• That is, there are two standards for tput: POSIX (a subset) and X/Open Curses (the full implementation). POSIX documents a subset to avoid the complication of including X/Open Curses and the terminal capability database.
  • While it is certainly possible to write a tput program without using curses, no system with a curses implementation provides a tput utility that does not also support standard cap-codes.

X/Open Curses Issue 7 (2009) is the first version to document utilities. However that part of X/Open Curses does not follow existing practice (that is, System V curses behavior).

  • It assigns exit status 4 to “invalid operand”, which may have the same meaning as “unknown capability”. For instance, the source code for Solaris xcurses uses the term “invalid” in this case.
  • It assigns exit status 255 to a numeric variable that is not specified in the terminfo database. That likely is a documentation error, mistaking the “-1” written to the standard output to indicate an absent or cancelled numeric capability for an (unsigned) exit status.

The various System V implementations (AIX, HP-UX, Solaris) use the same exit statuses as ncurses.

NetBSD curses documents exit statuses that correspond to neither ncurses nor X/Open Curses.

Bill Joy wrote a tput command during development of 4BSD in October 1980. This initial version only cleared the screen, and did not ship with official distributions.

System V developed a different tput command.

  • SVr2 (1984) provided a rudimentary tput that checked the parameter against each predefined capability and returned the corresponding value. This version of tput did not use tparm(3X) for parameterized capabilities.
  • SVr3 (1987) replaced that with a more extensive program whose support for init and reset operands (more than half the program) incorporated the reset feature of BSD tset written by Eric Allman.
  • SVr4 (1989) added color initialization by using the orig_colors (oc) and orig_pair (op) capabilities in its init logic.

Keith Bostic refactored BSD tput for shipment in 4.3BSD-Tahoe (1988), then replaced it the next year with a new implementation based on System V tput. Bostic's version similarly accepted some parameters named for terminfo (pseudo-)capabilities: clear, init, longname, and reset. However, because he had only termcap available, it accepted termcap codes for other capabilities. Also, Bostic's BSD tput did not modify the terminal modes as the earlier BSD tset had done.

At the same time, Bostic added a shell script named “clear” that used tput to clear the screen. Both of these appeared in 4.4BSD, becoming the “modern” BSD implementation of tput.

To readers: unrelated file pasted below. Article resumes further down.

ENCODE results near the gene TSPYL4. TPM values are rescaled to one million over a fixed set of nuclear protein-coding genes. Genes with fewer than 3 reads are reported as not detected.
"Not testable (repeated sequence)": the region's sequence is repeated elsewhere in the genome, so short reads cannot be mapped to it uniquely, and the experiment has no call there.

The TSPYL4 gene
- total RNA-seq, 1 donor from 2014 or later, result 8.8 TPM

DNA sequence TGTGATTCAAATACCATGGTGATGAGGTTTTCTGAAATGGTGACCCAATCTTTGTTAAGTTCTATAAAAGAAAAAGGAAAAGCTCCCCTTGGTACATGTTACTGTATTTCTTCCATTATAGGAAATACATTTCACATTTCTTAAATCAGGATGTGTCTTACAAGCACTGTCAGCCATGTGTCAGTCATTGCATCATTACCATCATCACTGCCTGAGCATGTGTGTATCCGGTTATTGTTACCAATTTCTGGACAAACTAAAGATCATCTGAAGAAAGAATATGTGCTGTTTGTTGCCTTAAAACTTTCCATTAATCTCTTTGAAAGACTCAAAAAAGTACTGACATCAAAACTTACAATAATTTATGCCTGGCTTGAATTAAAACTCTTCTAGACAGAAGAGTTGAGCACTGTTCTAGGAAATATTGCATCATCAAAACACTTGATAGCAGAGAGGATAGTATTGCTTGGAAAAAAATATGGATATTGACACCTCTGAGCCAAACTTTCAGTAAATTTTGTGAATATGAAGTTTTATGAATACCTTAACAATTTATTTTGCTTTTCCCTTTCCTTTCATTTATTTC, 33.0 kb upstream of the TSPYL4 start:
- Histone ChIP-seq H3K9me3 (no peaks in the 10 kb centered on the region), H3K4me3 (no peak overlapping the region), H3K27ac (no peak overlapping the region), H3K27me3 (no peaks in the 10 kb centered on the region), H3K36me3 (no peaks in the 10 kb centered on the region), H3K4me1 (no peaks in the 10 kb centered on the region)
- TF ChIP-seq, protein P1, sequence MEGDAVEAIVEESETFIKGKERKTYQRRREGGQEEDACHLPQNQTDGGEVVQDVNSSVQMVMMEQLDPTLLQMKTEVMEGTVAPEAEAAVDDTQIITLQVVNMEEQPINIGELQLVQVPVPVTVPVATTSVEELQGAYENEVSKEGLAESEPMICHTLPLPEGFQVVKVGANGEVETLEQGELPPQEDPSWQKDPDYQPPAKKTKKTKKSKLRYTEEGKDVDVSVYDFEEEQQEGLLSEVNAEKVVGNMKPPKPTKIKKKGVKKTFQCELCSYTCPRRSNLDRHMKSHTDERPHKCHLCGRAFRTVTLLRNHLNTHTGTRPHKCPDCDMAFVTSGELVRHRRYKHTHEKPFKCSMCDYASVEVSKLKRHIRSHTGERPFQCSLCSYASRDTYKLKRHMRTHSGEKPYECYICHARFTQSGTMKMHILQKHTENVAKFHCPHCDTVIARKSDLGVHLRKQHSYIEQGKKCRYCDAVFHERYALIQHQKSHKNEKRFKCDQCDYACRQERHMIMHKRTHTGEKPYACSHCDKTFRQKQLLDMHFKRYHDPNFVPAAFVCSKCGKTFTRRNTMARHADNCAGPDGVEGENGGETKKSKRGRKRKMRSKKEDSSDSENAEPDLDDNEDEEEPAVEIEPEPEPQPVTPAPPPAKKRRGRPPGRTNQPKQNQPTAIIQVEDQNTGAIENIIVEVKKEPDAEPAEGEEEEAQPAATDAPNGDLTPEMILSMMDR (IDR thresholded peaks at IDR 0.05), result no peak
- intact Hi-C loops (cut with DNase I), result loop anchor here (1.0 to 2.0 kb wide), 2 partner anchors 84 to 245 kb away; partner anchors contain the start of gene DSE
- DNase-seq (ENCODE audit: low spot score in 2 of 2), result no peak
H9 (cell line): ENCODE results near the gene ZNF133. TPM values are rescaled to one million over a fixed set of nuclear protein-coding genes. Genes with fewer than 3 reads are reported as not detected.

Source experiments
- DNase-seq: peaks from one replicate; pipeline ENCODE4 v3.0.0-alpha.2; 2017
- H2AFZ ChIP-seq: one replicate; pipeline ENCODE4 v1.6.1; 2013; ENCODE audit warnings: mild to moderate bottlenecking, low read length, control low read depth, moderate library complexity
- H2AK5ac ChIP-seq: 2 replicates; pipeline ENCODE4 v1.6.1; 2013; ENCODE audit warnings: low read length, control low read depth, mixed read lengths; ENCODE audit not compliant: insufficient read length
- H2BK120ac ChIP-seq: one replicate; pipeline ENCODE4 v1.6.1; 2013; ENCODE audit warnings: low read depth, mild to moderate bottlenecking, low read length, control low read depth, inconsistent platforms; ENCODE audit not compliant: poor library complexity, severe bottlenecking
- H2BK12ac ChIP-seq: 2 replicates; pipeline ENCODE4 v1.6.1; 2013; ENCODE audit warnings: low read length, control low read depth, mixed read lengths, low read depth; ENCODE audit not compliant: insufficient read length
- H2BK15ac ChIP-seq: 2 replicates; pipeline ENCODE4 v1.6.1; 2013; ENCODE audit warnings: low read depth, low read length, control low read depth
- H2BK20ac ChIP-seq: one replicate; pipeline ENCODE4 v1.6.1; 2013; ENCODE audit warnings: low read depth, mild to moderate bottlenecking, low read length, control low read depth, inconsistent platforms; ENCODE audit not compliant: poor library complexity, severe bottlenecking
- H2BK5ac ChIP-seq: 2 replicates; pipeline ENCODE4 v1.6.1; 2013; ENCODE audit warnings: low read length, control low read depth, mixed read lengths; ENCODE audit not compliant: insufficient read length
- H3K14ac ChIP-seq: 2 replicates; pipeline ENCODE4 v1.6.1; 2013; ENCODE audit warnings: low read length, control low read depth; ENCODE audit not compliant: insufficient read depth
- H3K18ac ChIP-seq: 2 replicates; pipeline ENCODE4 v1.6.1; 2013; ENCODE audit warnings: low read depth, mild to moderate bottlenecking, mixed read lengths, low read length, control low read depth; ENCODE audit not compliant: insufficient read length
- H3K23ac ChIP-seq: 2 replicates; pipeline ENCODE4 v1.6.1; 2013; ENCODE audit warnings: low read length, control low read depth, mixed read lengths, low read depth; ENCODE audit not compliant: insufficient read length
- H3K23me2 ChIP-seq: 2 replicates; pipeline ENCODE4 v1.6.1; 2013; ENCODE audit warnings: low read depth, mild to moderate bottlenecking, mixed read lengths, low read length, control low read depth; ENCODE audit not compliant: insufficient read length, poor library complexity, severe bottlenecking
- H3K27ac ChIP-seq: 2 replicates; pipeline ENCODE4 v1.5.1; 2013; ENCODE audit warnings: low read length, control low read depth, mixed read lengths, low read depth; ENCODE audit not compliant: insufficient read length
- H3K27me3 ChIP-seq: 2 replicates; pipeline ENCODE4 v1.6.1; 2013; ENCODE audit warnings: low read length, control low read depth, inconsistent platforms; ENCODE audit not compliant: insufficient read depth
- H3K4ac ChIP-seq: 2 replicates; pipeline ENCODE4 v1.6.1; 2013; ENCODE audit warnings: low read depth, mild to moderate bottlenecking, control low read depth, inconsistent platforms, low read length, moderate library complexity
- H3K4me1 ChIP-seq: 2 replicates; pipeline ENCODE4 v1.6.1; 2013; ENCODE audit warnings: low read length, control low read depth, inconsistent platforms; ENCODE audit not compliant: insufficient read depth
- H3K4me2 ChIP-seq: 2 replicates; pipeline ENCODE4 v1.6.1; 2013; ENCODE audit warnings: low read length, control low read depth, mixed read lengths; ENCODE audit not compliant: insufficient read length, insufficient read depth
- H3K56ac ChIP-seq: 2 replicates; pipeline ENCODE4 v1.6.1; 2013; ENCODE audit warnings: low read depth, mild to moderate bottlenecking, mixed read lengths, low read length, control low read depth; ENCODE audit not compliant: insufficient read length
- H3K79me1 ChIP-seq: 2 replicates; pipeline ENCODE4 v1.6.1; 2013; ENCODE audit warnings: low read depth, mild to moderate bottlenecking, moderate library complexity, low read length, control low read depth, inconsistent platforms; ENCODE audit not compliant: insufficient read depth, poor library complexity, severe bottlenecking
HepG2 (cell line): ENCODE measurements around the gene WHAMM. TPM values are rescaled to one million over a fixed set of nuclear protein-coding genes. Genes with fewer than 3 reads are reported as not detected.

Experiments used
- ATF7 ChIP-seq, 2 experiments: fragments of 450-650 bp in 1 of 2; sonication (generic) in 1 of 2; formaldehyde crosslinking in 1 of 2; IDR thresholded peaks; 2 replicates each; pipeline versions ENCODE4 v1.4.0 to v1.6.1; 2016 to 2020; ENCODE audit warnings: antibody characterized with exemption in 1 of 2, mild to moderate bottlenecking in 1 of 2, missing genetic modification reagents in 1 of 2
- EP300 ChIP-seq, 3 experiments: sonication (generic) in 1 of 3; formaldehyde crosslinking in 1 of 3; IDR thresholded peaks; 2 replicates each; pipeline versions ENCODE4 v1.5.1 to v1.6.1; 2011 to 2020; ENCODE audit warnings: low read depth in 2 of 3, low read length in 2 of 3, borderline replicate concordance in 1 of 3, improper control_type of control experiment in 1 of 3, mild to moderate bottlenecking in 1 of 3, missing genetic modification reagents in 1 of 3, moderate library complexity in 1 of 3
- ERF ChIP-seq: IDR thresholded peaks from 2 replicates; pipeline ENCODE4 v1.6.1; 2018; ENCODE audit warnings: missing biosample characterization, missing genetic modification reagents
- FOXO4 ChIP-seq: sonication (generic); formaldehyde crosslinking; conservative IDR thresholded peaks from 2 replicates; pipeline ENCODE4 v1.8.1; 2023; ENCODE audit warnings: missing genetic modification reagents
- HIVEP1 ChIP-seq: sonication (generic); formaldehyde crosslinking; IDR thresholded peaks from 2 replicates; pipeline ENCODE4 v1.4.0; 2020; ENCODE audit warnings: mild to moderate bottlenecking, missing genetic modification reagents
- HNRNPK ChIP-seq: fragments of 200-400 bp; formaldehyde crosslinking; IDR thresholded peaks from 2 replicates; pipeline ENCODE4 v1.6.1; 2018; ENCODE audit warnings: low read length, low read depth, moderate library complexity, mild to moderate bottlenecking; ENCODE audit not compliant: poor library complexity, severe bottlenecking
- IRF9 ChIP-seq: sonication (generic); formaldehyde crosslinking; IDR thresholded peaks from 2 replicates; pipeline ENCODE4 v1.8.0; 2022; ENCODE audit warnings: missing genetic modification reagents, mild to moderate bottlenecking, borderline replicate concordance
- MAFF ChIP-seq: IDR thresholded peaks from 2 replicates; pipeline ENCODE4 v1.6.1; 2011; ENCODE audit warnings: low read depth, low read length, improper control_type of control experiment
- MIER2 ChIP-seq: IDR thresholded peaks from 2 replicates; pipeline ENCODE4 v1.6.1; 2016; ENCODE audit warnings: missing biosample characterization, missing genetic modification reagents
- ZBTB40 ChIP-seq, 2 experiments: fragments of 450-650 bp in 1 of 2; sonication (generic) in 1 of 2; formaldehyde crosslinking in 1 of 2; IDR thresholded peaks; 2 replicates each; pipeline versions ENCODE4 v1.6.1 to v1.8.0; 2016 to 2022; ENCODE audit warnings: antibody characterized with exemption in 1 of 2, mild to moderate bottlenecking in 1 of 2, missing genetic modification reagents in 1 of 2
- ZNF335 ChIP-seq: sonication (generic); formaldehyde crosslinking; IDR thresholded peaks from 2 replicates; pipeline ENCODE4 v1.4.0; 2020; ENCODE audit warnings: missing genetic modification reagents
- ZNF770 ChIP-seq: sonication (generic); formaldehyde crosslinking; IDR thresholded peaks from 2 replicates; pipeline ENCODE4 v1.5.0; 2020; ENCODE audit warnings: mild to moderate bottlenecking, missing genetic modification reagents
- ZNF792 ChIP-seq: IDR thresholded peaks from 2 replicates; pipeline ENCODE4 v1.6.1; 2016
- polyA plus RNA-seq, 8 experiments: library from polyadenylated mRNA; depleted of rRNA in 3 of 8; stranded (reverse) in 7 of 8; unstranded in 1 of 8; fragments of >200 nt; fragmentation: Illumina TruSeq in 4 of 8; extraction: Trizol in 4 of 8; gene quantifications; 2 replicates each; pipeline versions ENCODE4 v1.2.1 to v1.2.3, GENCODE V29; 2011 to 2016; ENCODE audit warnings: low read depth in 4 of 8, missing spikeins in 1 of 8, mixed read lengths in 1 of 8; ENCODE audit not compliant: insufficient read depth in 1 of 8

The origin of ncurses tput lies outside both System V and BSD, in Ross Ridge's mytinfo package, published on comp.sources.unix in December 1992. Ridge's program made more sophisticated use of the terminal capabilities than the BSD program. Eric Raymond used that tput program (and other parts of mytinfo) in ncurses in June 1995. Incorporating the portions dealing with terminal capabilities almost without change, Raymond made improvements to the way command-line parameters were handled.

Before ncurses 6.1 (2018), its tset and tput utilities differed.

  • tset was more effective, resetting the terminal modes and special characters.
  • On the other hand, tset's repertoire of terminal capabilities for resetting the terminal was more limited; it had only equivalents of reset_1string (rs1), reset_2string (rs2), and reset_file (rf), and not the tab stop and margin update features of tput.

The reset program is traditionally an alias for tset due to its ability to reset terminal modes and special characters.

As of ncurses 6.1, the “reset” features of the two programs are (mostly) the same. Two minor differences remain.

  • The tset program waits one second when resetting, in case the terminal happens to be a hardware device.
  • The two programs write the terminal initialization strings to different streams; that is, standard error for tset and standard output for tput.

Initialize the terminal according to the type of terminal in the TERM environment variable. If the system does not reliably initialize the terminal upon login, this command can be included in $HOME/.profile after exporting the TERM environment variable.
Reset an AT&T 5620 terminal, overriding the terminal type in the TERM environment variable.
Set cursor to normal visibility.
Move the cursor to row 0, column 0: the upper left corner of the screen, usually known as the “home” cursor position.
Clear the screen: write the clear_screen capability's value to the standard output stream.
Report the number of columns used by the current terminal type.
Report the number of columns used by an ADM-3A terminal.
Set shell variables to capability values: strong and normal, to begin and end, respectively, stand-out mode for the terminal. One might use these to present a prompt.
printf "${strong}Username:${normal} "
Indicate via exit status whether the terminal is a hard copy device.
Move the cursor to row 23, column 4.
Report the value of the cursor_address (cup) capability (used for cursor movement), with no parameters substituted.
Report the terminfo database's description of the terminal type specified in the TERM environment variable.
Process multiple capabilities. The -S option can be profitably used with a shell “here document”.
tput -S <<!clearcup 10 10bold!
The foregoing clears the screen, moves the cursor to position (10, 10) and turns on bold (extra bright) mode.
Perform the same actions as the foregoing “tput -S” example.

clear(1), stty(1), tabs(1), tset(1), curs_termcap(3X), terminfo(5)

2024-04-20 ncurses 6.5